A mediados the 20th century con la aparición de la television and the influence que este medio tuvo en la popular culture que sirvió para mostrar el panorama cultural oficial of the Francisco Franco regime que propiciaba una comparición cerrada de las expresiones culturales (la gaita era gallega, la jota aragonesa, el flamenco andaluz...) perjudicó el reconocimiento de la cultura propia. También la propia dinámica de la expansión de otros entretenimientos, como el cine, influyó notablemente en que se perdieran muchas de las cuadrillas de xeremiers que se vieron notablemente reducidas durante el transcurrir of the 20th century. In 1965 moría uno de los últimos xeremiers, Francesc Pasqual conocido como El Tonos.

La generalización de la costumbre de pasar el instrumento de mano en mano a la muerte de su dueño, disminuyendo mucho la construcción de instrumentos, la venta como recuerdos turísticos de las viejas xeremies fueron también causa de la crisis que sufrió el uso de la xeremía.[2]

The xeremía, close relative of the sac de gemecs, maintains its popularity in the culture of the Baleares even as native bagpiping traditions across Europe went into decline. At the end of the 20th century, several folkloric and cultural groups were working for the instrument's continued survival and expansion.[4]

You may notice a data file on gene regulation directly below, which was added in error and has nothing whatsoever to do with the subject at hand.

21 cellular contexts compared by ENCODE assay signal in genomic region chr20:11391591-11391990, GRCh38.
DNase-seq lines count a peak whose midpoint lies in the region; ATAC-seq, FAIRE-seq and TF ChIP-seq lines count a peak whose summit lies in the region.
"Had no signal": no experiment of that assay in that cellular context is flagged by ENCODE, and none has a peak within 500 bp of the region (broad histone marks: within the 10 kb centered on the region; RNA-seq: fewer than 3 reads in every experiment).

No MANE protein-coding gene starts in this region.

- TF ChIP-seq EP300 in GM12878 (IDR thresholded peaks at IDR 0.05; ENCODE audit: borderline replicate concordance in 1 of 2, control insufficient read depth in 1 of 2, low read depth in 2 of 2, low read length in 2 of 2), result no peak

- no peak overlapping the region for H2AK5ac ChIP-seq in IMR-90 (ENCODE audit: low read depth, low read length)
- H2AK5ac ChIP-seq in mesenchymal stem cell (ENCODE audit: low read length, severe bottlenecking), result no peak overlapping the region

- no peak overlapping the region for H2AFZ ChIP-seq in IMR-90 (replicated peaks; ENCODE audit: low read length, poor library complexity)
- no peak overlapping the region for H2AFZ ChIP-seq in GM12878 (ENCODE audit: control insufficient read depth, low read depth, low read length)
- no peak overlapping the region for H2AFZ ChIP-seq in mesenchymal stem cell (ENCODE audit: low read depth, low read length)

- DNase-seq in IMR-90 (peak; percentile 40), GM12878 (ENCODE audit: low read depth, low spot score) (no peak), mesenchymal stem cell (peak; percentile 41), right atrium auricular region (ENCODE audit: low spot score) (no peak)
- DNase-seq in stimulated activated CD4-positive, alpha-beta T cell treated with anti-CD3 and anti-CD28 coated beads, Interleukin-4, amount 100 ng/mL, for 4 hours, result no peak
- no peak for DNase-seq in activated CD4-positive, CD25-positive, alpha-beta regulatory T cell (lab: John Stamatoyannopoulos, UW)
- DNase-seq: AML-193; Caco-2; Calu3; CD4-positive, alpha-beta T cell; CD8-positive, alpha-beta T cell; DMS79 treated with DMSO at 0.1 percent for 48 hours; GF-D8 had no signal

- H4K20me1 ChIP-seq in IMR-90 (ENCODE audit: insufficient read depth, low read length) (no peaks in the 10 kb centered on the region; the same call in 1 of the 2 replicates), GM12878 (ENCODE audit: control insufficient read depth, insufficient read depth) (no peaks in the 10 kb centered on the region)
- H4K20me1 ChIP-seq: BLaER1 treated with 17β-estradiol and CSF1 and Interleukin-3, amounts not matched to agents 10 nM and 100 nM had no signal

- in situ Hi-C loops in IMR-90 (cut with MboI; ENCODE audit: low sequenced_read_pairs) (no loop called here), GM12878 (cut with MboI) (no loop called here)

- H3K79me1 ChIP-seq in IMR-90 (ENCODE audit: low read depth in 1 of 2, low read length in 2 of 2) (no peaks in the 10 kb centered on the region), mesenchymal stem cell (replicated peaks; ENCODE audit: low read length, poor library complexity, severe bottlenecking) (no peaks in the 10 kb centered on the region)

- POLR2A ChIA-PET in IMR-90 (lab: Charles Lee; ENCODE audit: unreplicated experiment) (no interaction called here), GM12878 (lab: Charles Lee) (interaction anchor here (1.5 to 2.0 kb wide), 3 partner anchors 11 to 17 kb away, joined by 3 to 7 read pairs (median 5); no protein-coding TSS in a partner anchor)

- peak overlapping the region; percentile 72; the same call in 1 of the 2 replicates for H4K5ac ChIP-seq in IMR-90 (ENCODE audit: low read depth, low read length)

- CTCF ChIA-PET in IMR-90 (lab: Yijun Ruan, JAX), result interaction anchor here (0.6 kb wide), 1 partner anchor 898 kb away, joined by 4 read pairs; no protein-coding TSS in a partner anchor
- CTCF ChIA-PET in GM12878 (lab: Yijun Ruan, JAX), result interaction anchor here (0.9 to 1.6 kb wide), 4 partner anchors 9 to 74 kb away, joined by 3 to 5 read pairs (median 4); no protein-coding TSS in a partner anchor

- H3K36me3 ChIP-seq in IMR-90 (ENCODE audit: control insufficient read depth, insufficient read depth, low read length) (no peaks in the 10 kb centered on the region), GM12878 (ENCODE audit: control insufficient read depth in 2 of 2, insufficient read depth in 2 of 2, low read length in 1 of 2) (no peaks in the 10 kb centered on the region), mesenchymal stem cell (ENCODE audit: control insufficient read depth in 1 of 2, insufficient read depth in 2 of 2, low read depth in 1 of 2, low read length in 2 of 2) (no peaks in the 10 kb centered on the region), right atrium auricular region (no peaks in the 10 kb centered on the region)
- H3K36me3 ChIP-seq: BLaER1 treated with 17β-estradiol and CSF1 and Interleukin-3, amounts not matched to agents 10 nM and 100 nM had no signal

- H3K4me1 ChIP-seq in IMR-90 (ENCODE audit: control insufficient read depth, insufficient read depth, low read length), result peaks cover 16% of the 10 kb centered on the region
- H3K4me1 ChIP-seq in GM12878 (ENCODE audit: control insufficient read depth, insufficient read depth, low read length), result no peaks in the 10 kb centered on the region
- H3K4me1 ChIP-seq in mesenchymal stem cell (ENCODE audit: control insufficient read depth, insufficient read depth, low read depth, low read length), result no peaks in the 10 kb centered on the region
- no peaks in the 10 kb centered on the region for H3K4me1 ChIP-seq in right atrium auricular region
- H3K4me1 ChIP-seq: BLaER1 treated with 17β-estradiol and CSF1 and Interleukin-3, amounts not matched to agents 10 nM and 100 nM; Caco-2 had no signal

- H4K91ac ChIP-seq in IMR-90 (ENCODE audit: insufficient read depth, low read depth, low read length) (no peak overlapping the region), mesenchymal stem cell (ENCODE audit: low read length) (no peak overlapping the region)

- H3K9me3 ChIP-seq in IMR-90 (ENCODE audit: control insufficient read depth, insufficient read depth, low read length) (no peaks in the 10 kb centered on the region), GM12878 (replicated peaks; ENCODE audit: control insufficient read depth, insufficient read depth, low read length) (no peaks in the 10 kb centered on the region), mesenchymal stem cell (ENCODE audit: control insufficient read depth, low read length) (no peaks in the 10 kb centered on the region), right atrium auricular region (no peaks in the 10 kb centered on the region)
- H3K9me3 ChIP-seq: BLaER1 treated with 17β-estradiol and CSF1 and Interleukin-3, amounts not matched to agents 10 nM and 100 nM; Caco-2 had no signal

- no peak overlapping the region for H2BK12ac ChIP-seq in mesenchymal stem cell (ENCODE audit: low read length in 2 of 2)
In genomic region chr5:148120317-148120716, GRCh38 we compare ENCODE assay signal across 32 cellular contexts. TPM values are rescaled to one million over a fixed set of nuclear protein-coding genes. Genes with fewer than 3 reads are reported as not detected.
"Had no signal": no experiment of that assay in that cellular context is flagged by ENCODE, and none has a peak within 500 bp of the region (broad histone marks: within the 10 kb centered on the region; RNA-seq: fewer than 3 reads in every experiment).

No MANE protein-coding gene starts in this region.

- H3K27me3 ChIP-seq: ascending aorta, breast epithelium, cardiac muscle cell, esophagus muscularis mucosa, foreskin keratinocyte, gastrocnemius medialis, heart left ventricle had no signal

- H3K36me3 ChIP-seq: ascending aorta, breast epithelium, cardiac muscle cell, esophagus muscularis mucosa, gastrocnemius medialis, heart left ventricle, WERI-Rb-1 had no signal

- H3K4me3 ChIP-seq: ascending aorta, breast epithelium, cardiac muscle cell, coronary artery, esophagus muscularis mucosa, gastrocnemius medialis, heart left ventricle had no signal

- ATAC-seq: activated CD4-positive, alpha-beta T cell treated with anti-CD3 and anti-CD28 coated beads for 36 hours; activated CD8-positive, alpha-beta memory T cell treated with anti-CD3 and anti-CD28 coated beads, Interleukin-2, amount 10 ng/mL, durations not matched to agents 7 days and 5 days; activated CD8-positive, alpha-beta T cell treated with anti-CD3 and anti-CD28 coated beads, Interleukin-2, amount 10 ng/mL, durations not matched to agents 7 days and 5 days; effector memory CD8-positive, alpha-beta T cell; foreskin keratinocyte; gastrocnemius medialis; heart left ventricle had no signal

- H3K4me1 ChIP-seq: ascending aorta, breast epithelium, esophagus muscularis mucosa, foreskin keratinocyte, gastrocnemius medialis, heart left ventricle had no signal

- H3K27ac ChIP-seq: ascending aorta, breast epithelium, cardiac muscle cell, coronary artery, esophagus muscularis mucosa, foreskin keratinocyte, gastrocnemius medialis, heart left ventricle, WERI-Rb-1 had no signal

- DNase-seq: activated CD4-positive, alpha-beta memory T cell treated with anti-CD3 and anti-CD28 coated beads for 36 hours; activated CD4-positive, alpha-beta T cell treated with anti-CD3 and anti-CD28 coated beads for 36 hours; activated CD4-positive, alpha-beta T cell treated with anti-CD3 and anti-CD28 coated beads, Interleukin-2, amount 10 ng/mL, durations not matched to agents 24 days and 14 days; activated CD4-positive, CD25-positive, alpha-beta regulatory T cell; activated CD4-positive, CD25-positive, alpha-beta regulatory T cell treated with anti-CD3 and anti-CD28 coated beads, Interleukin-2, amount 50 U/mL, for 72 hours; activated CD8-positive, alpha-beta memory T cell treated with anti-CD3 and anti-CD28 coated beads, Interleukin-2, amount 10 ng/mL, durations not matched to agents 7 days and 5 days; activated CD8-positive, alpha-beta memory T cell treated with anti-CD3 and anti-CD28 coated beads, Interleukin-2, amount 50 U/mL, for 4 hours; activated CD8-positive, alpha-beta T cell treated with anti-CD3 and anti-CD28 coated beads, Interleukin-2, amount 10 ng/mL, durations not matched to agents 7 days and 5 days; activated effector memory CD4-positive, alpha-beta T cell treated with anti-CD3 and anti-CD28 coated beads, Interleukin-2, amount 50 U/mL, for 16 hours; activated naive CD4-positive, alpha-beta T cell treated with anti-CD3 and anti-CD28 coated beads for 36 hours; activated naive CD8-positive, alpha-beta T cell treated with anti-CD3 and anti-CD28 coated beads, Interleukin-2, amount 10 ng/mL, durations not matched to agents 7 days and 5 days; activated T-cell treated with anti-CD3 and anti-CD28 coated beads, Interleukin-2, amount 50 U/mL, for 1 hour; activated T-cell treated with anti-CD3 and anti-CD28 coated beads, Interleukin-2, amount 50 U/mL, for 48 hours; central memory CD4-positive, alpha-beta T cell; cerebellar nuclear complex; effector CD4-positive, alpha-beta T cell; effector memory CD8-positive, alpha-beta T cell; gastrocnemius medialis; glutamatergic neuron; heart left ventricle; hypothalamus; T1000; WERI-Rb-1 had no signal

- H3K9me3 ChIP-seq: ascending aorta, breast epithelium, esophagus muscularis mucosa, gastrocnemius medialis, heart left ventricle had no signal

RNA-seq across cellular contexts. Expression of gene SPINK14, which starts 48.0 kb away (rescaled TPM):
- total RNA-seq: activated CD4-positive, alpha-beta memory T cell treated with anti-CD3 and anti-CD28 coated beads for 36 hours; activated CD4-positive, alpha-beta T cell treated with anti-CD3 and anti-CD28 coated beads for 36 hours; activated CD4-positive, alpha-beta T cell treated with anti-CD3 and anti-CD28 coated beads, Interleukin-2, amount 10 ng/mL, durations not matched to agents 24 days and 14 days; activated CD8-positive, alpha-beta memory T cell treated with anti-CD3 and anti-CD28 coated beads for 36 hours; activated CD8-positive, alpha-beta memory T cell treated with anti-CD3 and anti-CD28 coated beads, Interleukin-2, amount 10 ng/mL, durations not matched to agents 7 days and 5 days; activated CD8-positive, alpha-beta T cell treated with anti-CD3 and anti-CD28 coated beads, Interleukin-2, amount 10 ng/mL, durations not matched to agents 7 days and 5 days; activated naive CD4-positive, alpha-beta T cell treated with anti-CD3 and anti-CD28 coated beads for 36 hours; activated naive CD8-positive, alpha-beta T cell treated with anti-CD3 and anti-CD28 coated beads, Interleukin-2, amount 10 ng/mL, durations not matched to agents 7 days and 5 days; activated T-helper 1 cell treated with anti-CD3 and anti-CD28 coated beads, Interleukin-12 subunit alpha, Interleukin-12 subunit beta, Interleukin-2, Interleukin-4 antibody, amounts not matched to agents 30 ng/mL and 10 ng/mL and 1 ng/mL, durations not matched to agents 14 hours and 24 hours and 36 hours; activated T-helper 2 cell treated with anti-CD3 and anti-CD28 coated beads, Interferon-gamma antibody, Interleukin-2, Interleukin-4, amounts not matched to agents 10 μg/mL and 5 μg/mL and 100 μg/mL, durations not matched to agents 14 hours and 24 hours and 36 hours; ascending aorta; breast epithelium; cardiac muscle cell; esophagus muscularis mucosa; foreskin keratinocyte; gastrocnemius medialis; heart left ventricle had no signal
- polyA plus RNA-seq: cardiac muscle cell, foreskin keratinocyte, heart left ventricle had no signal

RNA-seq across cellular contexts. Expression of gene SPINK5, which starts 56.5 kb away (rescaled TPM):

The evolution of the xeremía may be divided into two periods. Between the 12th and 16th centuries conviven instrumentos con trompa o sin ella. From the 16th century onwards its form resembled that of the modern variant, with the drones atop the instrument. The direct relation between this pipe and the sac de gemecs is still reflected in that the only major difference between the two pipes is that all the drones of the sac de gemecs sound, whereas two of the three xeremia drones are often dummy drones for aesthetic purposes, with only one of the three actually functional.

La coblaEdit

The xeremia is generally played within an ensemble known as the cobla de tres quartans, known popularly through the Ses Xeremíes. In actuality, this ensemble is usually abbreviated to a media copla ("half copla") or colla consisting of only a xeremia and a flabiol (regional tabor pipe) and drum.

Coblas may take the form of:

  • Media cobla ("half cobla"): these are composed of one xeremia and one flabiol with drum. This form of cobla is very popular in the Balearic Islands and Catalonia. The xeremia and flabiol play the melody in unison with the flabiol accompanying himself on the drum.